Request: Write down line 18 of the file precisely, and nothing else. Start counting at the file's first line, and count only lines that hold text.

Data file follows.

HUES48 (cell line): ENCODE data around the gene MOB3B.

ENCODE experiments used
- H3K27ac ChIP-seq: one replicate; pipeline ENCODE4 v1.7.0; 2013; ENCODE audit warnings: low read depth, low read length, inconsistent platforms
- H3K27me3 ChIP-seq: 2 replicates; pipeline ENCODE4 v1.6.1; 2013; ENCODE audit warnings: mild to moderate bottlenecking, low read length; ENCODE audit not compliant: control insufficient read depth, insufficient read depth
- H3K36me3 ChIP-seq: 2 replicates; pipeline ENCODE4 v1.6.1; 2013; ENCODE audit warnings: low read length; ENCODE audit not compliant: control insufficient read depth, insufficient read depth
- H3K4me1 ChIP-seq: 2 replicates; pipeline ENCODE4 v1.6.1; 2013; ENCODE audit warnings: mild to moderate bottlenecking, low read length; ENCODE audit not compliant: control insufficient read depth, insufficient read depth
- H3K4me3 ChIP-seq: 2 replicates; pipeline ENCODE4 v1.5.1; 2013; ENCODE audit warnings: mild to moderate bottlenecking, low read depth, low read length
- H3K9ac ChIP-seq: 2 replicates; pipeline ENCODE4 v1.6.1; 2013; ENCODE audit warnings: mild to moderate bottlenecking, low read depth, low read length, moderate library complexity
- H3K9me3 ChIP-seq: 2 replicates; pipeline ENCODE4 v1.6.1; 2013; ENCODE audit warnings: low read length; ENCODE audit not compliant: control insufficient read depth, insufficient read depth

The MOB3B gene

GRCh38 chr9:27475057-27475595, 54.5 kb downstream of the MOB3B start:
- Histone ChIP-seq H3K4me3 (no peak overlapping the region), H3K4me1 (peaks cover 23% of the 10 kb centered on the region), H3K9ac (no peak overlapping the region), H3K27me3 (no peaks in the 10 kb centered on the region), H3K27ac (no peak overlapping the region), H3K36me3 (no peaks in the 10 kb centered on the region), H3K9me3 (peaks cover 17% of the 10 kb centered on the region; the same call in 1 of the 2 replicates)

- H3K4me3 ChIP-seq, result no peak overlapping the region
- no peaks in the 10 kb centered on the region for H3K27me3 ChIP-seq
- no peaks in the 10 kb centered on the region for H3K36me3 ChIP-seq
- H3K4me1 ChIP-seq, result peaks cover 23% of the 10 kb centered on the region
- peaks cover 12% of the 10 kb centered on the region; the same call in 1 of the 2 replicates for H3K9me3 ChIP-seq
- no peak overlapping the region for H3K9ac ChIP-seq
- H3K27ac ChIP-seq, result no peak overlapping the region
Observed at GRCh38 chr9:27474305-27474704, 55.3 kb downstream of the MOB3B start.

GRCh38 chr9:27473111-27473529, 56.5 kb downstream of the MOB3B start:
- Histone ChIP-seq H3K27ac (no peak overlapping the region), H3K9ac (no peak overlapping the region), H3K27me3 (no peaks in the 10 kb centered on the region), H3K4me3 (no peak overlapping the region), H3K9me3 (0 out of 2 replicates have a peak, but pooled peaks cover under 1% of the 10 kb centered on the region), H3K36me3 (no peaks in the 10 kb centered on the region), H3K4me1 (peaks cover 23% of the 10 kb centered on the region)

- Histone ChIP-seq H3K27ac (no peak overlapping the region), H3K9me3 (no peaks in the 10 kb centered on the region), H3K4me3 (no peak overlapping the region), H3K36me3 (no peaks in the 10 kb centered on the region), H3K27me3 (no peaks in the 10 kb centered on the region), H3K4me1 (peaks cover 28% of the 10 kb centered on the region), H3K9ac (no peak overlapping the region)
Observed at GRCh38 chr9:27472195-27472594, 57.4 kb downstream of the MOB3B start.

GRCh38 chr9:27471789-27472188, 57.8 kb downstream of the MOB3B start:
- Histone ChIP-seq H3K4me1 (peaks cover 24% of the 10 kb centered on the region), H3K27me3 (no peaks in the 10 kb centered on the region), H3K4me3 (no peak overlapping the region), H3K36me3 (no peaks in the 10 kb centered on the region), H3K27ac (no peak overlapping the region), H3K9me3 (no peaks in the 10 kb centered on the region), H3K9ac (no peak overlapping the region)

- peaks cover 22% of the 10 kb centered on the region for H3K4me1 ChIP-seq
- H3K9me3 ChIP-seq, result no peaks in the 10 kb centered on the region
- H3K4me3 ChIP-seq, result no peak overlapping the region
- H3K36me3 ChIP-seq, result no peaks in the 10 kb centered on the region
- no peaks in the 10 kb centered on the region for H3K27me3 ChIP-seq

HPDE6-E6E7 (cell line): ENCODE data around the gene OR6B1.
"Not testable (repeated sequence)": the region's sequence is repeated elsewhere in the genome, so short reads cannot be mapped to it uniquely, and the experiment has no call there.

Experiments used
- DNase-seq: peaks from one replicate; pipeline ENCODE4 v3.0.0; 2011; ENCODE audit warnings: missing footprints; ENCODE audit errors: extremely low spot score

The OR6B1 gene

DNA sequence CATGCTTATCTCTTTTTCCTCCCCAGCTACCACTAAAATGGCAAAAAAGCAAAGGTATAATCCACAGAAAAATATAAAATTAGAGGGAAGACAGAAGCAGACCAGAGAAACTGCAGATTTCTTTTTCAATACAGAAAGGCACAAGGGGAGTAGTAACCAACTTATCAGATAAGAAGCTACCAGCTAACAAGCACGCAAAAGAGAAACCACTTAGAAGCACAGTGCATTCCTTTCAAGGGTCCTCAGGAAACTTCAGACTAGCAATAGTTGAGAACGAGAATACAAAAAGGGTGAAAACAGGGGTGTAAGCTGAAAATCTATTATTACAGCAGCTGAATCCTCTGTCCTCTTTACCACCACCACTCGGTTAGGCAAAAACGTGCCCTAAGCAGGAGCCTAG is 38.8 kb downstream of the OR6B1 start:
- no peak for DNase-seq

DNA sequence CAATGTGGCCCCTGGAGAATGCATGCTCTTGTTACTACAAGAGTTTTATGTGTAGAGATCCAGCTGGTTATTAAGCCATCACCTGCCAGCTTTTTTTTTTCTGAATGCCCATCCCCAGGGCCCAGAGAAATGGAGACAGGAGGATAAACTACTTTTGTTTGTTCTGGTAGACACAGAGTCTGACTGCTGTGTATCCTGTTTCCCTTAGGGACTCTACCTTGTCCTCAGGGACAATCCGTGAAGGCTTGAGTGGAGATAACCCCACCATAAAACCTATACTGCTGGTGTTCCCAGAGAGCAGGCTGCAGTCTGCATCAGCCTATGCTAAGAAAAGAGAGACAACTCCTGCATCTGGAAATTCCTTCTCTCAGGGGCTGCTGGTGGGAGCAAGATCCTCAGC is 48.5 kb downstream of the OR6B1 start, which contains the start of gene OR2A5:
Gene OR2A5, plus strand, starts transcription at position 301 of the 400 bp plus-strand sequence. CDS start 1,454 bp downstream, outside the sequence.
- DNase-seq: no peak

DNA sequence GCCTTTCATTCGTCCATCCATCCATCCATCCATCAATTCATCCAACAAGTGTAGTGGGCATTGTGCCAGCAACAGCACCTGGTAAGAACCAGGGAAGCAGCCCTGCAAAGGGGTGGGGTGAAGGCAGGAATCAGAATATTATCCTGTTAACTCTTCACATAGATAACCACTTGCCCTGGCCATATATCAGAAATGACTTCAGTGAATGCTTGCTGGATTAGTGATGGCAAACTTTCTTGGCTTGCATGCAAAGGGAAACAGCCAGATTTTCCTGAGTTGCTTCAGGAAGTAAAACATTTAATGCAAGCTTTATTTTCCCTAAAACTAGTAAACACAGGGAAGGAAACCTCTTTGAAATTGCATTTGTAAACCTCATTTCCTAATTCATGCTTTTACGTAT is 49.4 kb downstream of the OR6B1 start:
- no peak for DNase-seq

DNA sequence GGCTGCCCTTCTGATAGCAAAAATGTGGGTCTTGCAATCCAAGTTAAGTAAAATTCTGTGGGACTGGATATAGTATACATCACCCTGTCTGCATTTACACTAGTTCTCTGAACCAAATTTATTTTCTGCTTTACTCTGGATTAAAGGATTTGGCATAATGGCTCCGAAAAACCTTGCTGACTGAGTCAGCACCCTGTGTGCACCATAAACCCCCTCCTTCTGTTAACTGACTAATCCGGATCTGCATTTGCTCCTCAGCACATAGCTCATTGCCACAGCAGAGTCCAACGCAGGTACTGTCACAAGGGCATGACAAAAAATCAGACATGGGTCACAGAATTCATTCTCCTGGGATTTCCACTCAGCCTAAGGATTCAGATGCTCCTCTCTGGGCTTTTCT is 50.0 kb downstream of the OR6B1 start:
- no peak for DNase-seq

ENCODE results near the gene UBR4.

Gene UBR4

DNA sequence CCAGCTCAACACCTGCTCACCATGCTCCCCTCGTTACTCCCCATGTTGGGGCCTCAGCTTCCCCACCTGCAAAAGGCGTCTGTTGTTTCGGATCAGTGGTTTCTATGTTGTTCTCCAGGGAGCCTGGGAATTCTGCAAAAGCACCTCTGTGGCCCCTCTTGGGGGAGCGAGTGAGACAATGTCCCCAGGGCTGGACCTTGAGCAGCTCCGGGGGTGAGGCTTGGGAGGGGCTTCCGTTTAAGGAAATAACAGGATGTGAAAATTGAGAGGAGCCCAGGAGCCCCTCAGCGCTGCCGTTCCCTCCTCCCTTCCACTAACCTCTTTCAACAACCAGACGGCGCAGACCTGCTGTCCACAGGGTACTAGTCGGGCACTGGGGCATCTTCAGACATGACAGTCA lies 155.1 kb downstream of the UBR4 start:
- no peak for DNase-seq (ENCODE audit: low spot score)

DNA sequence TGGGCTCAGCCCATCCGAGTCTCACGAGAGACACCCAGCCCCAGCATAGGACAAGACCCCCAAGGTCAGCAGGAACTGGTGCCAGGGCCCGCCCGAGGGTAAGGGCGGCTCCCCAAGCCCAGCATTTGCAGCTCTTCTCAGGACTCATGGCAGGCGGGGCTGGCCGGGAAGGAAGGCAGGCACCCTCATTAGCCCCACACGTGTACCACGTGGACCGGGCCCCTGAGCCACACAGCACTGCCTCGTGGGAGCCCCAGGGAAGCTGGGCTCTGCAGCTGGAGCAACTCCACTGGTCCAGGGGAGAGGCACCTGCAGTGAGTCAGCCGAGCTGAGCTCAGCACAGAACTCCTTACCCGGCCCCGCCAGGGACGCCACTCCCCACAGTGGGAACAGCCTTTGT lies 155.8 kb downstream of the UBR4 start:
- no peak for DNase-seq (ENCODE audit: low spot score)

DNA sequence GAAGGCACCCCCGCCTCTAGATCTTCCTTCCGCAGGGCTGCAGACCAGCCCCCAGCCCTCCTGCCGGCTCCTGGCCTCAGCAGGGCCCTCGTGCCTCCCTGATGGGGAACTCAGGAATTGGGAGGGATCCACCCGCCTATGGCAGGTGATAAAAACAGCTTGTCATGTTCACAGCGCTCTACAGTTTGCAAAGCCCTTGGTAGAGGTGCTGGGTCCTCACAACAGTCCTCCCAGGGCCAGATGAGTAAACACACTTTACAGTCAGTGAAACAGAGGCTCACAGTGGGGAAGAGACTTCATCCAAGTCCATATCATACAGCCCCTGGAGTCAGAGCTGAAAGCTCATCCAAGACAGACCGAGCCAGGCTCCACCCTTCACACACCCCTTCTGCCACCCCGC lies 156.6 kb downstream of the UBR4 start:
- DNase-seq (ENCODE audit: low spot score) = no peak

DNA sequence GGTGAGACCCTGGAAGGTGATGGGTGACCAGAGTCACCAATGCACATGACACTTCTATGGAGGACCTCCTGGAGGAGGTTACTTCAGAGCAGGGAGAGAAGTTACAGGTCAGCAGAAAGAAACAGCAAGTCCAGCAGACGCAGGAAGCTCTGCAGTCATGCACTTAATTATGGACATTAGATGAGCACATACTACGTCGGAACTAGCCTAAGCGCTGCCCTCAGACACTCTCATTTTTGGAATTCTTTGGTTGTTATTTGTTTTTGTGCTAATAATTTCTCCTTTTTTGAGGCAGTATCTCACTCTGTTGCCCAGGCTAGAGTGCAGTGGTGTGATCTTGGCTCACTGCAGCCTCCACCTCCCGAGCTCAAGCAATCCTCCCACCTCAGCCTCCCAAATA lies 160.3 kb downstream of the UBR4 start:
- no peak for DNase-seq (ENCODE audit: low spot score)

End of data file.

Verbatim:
- no peak overlapping the region for H3K9ac ChIP-seq